Giveaway: Carbon Monoxide Alarm

Some new research conducted by npower has uncovered some truly shocking statistics. Although 95% of people in the UK know what Carbon Monoxide is, only 5.5% can identify the most common symptoms. I've written about  the dangers of Carbon Monoxide  before, and I was really keen to work with npower on this campaign. I've put some of those findings into an infographic: Particularly worrying was how low understanding of CO was among those in the private rental sector. Social landlords, of course, are highly regulated and closely inspected while private landlords, to put it bluntly, are not. It became a legal requirement in October 2015 for private landlords to fit a CO alarm in rooms that are used as living accommodation which also contain an appliance that burns, or is capable of burning solid fuel, and best practice states that a CO alarm should be fitted near a gas boiler. The figure show that at least 35% of private rentals are lacking a CO alarm, and tenants in a furt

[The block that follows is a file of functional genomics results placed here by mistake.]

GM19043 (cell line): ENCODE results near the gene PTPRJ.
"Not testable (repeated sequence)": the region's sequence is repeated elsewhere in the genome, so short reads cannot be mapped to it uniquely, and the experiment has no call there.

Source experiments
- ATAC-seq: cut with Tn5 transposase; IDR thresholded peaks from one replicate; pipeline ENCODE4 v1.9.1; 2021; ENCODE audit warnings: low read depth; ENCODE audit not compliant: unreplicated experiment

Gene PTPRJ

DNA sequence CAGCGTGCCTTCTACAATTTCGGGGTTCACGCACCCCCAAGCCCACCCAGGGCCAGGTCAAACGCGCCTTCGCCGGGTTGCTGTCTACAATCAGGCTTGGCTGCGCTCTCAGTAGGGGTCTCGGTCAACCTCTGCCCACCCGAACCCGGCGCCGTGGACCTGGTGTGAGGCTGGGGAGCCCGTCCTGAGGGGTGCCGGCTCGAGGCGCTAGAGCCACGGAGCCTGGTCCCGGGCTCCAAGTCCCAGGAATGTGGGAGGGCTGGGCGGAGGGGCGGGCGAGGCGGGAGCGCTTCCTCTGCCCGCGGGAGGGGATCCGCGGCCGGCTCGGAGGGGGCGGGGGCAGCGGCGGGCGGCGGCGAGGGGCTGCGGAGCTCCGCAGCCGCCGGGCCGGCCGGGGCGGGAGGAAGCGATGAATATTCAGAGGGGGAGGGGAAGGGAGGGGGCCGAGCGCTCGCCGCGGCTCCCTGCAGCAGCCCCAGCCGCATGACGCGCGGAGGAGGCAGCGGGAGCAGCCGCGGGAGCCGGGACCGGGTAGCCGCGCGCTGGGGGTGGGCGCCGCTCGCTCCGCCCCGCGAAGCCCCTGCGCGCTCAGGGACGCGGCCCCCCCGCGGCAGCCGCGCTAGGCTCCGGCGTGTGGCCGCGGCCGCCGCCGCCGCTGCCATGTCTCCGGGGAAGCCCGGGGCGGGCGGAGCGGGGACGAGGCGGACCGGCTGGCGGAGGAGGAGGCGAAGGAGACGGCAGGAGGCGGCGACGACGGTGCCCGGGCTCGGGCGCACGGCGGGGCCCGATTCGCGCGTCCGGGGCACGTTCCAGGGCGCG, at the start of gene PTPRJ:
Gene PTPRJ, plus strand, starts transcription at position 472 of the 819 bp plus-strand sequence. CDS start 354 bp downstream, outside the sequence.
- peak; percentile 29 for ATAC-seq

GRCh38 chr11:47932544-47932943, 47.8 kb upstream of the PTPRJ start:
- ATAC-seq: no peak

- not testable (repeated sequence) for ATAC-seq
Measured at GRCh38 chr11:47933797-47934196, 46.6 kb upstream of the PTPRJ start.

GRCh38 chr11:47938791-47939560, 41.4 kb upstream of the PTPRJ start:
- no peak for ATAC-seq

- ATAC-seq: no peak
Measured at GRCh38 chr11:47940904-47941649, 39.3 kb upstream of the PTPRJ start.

Basic HTML For Bloggers

Everything is so automated these days it can seem like you have no reason to learn any HTML. Blogger, Wordpress and all the other platforms have nice clean interfaces for uploading pictures, formatting your text, and anything else you might want to do in your day-to-day blogging. But sometimes they're not working, or perhaps they just seem to be messing up for no apparent reason. That's when a little HTML comes in handy. What is HTML? HTML stands for HyperText Markup Language, which is the standard markup language for creating web pages. As Wikipedia puts it: web browsers use HTML to interpret and compose text, images, and other material into visual or audible web pages. It started life way back in 1989 when Tim Berners Lee, computer scientist extraordinaire, had the idea of conjoining hypertext and the internet. The result was the World Wide Web! HTML is still constantly evolving; we're currently on the fifth version of the language, HTML5. How does HTML wor